It is telling that this centre is outside – the house’s internal spaces, though beautiful, are secondary; they serve the garden rather than the other way round, in this place where life is lived outdoors.

I want to mention the baroque curlicues of the terrace embankment edge, unexpectedly perhaps my favourite single element (in a garden where elements should not be extracted). Bawa’s time in Italy is felt. In fact the whole garden is a place in which Bawa’s well of references can be felt filtering through.

On the other side of the house, the lane to the neighbour’s property at the tip of the peninsula passed straight across the opened-up view. Bawa had it sunken, the gorge hidden by planting, like an English ha-ha, another reference filtered. Bawa had several feet taken off the crest of the hill beyond so that he could see the shimmer of the lake in the distance from his breakfast table, outside the front door of the house. I felt that you could sense this change, and perhaps to mask this Bawa placed a large pot under an old moonamal tree as the visible mark of man here. When the old tree fell shortly before his death, Bawa, by then half-paralysed by a stroke and unable to speak, shed a tear – his ashes would be buried under it. (A replacement tree was found to shelter him.)

Around and below the house, amongst trees, a series of outbuilding were built at the pace of roughly one a decade, placed at edges, forming and framing courtyards and terraces, providing living and work spaces, a gallery and guest room (and now each a wonderful hotel room, managed by Teardrop hotels for the Geoffrey Bawa Trust). The rooms are full of Bawa’s beautiful things. More references.

The house and north terrace sit fifty foot above the water. Below, designed to be seen from above, rice fields are graded by colour, darkening away from the house towards the dark lake. Down here giant lizards roam, and in the lake crocodiles swim.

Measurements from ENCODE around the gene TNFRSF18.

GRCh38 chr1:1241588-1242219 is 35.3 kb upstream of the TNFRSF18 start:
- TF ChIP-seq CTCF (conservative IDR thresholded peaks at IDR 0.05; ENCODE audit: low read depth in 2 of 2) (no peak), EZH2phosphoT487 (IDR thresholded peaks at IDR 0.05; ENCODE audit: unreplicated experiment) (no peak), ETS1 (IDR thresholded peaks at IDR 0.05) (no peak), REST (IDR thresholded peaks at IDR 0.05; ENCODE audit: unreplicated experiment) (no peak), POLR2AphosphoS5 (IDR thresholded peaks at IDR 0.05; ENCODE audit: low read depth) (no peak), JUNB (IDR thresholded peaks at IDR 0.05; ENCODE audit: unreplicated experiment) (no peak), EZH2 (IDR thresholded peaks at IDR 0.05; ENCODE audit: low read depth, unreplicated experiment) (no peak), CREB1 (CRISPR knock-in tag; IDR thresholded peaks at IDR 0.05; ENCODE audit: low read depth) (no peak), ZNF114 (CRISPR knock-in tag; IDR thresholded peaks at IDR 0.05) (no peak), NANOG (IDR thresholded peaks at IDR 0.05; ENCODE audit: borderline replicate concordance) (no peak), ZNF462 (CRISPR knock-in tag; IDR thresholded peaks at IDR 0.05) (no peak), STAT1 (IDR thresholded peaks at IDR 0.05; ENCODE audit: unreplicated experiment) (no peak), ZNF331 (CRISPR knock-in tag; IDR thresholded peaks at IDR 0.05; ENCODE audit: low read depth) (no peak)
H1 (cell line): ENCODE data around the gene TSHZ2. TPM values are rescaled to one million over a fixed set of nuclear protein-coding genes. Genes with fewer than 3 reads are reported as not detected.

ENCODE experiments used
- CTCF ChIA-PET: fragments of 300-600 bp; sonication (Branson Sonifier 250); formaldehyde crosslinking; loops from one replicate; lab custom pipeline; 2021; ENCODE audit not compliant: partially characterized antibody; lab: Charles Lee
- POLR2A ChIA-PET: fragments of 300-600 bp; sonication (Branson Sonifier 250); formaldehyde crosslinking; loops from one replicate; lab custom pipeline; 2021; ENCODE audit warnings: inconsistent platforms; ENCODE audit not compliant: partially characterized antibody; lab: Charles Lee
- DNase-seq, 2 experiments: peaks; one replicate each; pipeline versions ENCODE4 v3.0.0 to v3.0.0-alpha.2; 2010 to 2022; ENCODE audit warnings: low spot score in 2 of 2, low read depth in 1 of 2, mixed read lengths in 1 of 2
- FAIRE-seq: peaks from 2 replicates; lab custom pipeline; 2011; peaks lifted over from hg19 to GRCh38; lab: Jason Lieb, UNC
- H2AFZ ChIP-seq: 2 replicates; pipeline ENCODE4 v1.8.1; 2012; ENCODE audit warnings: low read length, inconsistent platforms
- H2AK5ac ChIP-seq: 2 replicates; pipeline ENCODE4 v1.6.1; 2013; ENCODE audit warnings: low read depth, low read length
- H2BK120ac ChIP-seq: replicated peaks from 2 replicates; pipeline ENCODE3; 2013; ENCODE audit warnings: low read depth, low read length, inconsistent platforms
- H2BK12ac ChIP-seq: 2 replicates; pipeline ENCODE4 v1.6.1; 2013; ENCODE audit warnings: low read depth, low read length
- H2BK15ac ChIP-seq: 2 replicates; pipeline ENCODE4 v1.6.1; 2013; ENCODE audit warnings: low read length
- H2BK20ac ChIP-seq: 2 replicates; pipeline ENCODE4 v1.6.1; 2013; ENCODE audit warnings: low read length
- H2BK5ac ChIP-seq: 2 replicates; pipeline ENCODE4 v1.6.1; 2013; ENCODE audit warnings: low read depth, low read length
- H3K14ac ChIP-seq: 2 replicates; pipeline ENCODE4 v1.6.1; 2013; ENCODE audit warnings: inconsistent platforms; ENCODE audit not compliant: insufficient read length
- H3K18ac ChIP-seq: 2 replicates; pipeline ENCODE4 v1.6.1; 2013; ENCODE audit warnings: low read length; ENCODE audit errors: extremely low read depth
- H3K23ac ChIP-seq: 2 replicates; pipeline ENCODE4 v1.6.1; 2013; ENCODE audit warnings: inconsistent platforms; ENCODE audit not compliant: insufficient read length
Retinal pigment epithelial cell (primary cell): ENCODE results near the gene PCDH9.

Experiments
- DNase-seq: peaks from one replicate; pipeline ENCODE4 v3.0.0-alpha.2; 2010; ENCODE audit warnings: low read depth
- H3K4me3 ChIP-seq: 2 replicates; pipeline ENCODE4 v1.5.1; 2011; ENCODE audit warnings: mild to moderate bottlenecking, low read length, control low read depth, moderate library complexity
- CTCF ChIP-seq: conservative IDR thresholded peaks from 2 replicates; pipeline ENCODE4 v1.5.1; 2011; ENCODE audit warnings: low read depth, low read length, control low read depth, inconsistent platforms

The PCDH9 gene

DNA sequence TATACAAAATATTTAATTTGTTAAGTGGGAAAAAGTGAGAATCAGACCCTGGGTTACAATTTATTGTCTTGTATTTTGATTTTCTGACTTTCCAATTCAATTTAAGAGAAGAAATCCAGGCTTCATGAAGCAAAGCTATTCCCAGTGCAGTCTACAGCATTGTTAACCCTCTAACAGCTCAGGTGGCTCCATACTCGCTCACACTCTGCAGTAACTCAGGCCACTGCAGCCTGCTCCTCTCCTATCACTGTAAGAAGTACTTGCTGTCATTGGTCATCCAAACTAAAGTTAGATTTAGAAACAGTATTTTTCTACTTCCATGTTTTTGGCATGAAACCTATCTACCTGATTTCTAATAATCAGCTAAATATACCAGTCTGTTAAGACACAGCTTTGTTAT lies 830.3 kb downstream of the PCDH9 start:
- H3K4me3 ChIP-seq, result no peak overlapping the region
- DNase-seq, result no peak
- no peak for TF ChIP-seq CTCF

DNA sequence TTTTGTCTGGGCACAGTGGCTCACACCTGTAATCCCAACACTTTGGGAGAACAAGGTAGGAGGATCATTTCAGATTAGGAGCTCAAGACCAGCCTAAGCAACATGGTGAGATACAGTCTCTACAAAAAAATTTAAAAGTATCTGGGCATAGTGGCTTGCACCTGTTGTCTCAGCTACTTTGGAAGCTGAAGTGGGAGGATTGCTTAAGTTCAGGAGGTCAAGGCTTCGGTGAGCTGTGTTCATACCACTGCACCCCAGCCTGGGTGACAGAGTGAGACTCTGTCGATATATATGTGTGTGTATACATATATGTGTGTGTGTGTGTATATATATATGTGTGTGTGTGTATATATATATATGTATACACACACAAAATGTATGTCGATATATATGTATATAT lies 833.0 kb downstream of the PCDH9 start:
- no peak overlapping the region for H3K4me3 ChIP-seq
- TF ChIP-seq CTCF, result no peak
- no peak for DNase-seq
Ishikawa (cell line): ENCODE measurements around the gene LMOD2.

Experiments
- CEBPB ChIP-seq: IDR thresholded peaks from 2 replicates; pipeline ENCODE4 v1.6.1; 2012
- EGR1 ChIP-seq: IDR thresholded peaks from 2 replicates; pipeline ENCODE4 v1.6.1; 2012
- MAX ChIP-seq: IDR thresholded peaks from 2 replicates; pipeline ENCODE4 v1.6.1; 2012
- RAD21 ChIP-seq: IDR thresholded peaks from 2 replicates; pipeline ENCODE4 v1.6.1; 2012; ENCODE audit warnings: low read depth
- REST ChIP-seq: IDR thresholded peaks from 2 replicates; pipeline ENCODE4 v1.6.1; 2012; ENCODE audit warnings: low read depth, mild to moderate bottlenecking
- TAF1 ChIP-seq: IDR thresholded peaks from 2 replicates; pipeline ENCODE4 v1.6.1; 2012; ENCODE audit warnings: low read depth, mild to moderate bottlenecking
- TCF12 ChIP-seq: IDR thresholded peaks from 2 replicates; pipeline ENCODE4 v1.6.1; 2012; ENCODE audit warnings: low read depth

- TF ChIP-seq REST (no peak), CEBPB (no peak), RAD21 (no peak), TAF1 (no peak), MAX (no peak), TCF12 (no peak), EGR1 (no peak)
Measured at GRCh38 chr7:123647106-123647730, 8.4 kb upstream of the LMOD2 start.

Accompanying the descent to the water and a direct relationship with nature, are steps, stairs and seats. Often set against the hillside, making you conscious of the massive damp earth on one side and the heavy open air on the other, the steps, and the views from them, make you always aware of your height in the garden, and so always position you in the space; all are beautifully considered. Walking around, I found that at every turn Bawa provides a choice of path and route, which felt its own mark of generosity, never directing, always allowing freedom within his creation.

Time. There is physical space, and the space of time. The garden was conceived and developed over the space of fifty years. It was always a place of flux. Bawa recognised that it was a continuous dialogue with nature; the voracious jungle would eat it in a matter of wet seasons if it were left untended.

To be in the garden it to be conscious of space, of time, of movement, of nature, of self. The gardeners’ sweeping of the gravel feels part of the creation.

Lunuganga was an out-of-body, life-enhancing experience. It is a personal, indulgent, creation, but felt universal and elemental. I cannot deny, I would like my own.